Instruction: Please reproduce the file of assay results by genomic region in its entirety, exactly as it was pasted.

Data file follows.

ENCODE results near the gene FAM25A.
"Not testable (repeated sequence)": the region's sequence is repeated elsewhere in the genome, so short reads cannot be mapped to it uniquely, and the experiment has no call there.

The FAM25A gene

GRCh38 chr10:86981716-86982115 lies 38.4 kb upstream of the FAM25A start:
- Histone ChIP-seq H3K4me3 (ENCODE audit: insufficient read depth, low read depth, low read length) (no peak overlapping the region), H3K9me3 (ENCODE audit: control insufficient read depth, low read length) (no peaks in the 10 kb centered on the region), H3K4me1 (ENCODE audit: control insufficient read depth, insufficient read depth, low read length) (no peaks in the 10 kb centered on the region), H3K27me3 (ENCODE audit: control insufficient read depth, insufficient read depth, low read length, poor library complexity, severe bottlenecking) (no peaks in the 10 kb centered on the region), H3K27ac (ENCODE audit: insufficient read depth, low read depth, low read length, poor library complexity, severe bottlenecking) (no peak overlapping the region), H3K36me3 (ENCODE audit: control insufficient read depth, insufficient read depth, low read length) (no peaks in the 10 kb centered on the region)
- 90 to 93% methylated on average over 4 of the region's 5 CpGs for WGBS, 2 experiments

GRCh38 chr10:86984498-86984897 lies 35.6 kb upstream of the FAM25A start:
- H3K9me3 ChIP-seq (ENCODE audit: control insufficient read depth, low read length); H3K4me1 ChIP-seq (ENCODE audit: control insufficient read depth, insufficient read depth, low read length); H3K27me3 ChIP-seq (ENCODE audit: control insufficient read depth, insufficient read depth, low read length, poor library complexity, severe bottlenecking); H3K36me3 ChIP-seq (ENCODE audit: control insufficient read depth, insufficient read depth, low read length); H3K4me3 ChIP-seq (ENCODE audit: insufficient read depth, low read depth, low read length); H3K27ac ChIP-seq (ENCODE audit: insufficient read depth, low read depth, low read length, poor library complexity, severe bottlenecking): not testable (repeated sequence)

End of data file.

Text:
ENCODE results near the gene FAM25A.
"Not testable (repeated sequence)": the region's sequence is repeated elsewhere in the genome, so short reads cannot be mapped to it uniquely, and the experiment has no call there.

The FAM25A gene

GRCh38 chr10:86981716-86982115 lies 38.4 kb upstream of the FAM25A start:
- Histone ChIP-seq H3K4me3 (ENCODE audit: insufficient read depth, low read depth, low read length) (no peak overlapping the region), H3K9me3 (ENCODE audit: control insufficient read depth, low read length) (no peaks in the 10 kb centered on the region), H3K4me1 (ENCODE audit: control insufficient read depth, insufficient read depth, low read length) (no peaks in the 10 kb centered on the region), H3K27me3 (ENCODE audit: control insufficient read depth, insufficient read depth, low read length, poor library complexity, severe bottlenecking) (no peaks in the 10 kb centered on the region), H3K27ac (ENCODE audit: insufficient read depth, low read depth, low read length, poor library complexity, severe bottlenecking) (no peak overlapping the region), H3K36me3 (ENCODE audit: control insufficient read depth, insufficient read depth, low read length) (no peaks in the 10 kb centered on the region)
- 90 to 93% methylated on average over 4 of the region's 5 CpGs for WGBS, 2 experiments

GRCh38 chr10:86984498-86984897 lies 35.6 kb upstream of the FAM25A start:
- H3K9me3 ChIP-seq (ENCODE audit: control insufficient read depth, low read length); H3K4me1 ChIP-seq (ENCODE audit: control insufficient read depth, insufficient read depth, low read length); H3K27me3 ChIP-seq (ENCODE audit: control insufficient read depth, insufficient read depth, low read length, poor library complexity, severe bottlenecking); H3K36me3 ChIP-seq (ENCODE audit: control insufficient read depth, insufficient read depth, low read length); H3K4me3 ChIP-seq (ENCODE audit: insufficient read depth, low read depth, low read length); H3K27ac ChIP-seq (ENCODE audit: insufficient read depth, low read depth, low read length, poor library complexity, severe bottlenecking): not testable (repeated sequence)